Yet, at the same time, having the menu stay semi-permanently on the screen, occupying valuable space seems a step backward for me -- even if it does disappear when a workspace or window is enlarged.
Also, while I am no fan of the classic menu that cascades across the desktop, it at least has the advantage of giving new users something concrete to explore. New users could use auto-completion to explore, of course, but that is not nearly as convenient as having everything visible at a glance, and grouped into categories. To me, the GNOME Shell menu seems more a tool for intermediate users than beginners.
The same is true of the overlay view and the workspaces. For advanced users who are used to multiple workspaces and having several windows open at a time, these features bring a much needed organization and accessibility. In my experience, however, multiple workspaces tend to be ignored by new users, no doubt because they are not standard features in Windows. Perhaps GNOME 3.0 will introduce new users more quickly to the possibilities of multiple workspaces, but, perhaps, too, it will only confound new users with a level of complexity that they neither want nor are prepared for.
But probably the element that will most determine how GNOME 3.0 is received is how much customization the final version will have. What we see now gives few concessions to personal configuration, and possibly the lack of choices seems all the greater because of the resemblance to the limited functionality of mobile devices.
Considering that what we have now is an unfinished application, that lack seems understandable. At this point, developers have not gone far beyond functionality, and no doubt have barely thought about customization. Yet, when I remember the reception of KDE 4.0 twenty months ago, I am convinced that the degree of customization is central to how GNOME 3.0 will be received.
With KDE 4.0, people might have forgiven the new features and work flows if only they had the same degree of customization as before. But they didn't, and the KDE project has spent much of its time since digging its way out of the avalanche of hostile criticism. If the KDE experience teaches anything, the lesson is that users of the free desktop value customization above every other feature.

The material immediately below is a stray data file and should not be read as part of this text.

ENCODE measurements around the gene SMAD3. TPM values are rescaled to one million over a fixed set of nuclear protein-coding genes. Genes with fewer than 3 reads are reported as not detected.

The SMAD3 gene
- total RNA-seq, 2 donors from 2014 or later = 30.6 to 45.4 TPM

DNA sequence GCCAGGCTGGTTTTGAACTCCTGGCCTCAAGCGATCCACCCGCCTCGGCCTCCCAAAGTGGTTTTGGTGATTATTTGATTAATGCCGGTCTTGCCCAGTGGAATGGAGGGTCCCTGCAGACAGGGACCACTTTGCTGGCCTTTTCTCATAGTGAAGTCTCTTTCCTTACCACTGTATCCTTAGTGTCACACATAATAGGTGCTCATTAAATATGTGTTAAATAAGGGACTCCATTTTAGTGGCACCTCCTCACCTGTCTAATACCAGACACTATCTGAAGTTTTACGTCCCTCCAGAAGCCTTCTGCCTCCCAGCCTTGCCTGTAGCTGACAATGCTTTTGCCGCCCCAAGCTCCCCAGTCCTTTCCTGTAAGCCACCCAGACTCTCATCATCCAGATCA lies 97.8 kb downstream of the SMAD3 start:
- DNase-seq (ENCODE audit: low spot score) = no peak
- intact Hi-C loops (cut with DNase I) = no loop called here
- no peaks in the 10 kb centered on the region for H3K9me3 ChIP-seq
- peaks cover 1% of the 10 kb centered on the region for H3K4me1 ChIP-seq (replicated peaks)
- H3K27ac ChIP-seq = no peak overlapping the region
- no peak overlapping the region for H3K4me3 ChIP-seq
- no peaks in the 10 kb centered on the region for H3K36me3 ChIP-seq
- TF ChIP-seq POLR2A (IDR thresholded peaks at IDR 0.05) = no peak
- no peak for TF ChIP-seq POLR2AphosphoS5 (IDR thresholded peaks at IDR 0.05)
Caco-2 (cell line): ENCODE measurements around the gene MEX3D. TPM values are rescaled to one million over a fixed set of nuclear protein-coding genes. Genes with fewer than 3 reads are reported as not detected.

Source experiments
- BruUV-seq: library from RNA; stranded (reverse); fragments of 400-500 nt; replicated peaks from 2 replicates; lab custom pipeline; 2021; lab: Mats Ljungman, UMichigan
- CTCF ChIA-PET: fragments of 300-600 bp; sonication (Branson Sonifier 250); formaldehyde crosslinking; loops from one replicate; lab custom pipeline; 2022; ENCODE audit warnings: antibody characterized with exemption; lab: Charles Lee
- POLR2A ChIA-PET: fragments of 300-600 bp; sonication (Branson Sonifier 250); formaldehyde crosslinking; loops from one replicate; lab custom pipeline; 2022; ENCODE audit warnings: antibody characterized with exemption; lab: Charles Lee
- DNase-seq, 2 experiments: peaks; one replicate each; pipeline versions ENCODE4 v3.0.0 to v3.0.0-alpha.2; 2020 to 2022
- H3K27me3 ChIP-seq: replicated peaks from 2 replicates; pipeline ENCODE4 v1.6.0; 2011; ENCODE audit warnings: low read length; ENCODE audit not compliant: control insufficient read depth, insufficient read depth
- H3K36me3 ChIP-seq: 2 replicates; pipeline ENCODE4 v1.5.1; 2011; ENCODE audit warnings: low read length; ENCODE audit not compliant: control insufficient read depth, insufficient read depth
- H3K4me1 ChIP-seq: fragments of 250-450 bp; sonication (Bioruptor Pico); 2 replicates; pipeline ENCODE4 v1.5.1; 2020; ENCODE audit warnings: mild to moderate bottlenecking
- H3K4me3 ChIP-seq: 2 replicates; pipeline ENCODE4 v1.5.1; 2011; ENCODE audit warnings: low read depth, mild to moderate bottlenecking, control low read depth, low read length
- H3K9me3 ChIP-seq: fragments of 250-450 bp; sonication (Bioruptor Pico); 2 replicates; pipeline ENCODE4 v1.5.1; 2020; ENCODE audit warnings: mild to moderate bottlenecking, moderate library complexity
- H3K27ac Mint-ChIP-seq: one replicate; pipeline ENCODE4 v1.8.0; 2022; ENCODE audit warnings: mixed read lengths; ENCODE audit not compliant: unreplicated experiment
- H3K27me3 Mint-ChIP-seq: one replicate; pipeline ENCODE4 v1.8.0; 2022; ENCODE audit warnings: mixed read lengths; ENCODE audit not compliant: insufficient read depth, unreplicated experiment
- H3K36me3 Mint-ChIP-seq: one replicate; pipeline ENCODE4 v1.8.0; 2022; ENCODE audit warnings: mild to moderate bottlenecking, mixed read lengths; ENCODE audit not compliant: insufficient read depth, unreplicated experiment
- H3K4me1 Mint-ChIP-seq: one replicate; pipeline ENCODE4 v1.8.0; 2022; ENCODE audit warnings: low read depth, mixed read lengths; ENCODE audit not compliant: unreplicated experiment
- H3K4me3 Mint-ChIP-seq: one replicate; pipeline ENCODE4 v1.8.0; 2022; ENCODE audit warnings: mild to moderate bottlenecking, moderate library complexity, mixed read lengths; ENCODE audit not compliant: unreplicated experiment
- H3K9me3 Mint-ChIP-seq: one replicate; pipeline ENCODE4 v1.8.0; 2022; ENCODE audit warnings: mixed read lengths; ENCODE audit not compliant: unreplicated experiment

From this perspective, the discussion among developers of the GNOME Shell as a radical simplification raises the possibility of a backlash similar to KDE's. Like KDE, GNOME could endure a period where the project is perceived like the English Puritans of the 17th Century, taking away choices like the Puritans took away Maypole Dancing and Christmas for no better reason than they are caught up with their own personal agenda.
The present incarnation of the GNOME Shell is far from the last. At least two point releases are scheduled before GNOME 2.30, and the project has announced that it will delay GNOME 3.0 for another release cycle if necessary. With these plans, the project should have several opportunities for receiving feedback and listening to it.
The trouble is, with KDE's example always in mind, the question is whether GNOME will do. The best time for user feedback would have been last spring, when the project was conceived, yet there was almost none. Now, with the version of GNOME Shell that came out with 2.28, another opportunity seems to have lost. To date, GNOME is not even trying very hard to sell its vision of the desktop.
Add the ambiguity of what is visible, and the concern seems justified. While the new desktop design succeeds in some respects, from other perspectives, the developers might be seen as working with themselves in mind, rather than unsophisticated users. That, of course, is a time-honored approach in free software, but, these days, it is one that a project as large and as important as GNOME can no longer afford. Nobody wants to stifle innovation, yet, at the same time, GNOME needs to introduce major changes with the cooperation of its users.
Let's hope it enlists that cooperation in the next few months. So far, I'm not sure that it has tried.